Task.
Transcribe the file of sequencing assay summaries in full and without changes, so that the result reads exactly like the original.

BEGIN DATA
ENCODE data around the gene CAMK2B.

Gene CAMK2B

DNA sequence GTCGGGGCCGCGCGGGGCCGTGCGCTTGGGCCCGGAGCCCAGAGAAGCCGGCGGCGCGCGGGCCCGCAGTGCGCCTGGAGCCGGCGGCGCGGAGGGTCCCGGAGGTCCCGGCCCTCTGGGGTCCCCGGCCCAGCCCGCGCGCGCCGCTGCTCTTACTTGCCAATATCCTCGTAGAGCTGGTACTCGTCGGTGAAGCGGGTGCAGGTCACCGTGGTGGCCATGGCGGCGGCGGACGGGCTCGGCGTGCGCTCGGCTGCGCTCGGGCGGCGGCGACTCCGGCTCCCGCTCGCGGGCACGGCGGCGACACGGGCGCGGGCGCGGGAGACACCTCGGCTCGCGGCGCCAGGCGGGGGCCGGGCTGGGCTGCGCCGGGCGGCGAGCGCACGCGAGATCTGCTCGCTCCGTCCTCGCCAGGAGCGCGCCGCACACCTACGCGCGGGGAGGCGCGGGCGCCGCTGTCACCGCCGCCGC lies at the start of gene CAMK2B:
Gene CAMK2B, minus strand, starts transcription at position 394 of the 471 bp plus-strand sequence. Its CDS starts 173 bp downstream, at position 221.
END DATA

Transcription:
ENCODE data around the gene CAMK2B.

Gene CAMK2B

DNA sequence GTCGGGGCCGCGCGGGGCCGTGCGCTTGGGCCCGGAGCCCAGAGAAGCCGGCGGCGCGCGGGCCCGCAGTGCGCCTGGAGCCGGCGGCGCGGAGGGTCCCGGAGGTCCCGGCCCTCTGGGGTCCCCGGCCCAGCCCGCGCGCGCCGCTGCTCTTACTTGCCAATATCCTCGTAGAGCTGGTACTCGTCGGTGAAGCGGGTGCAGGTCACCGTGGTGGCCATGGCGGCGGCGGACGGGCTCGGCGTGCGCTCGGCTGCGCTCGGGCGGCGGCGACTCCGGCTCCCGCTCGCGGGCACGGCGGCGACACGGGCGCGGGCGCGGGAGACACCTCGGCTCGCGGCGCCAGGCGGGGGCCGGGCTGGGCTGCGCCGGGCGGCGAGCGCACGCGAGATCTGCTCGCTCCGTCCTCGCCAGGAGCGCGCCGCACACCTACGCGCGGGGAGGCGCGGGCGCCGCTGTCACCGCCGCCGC lies at the start of gene CAMK2B:
Gene CAMK2B, minus strand, starts transcription at position 394 of the 471 bp plus-strand sequence. Its CDS starts 173 bp downstream, at position 221.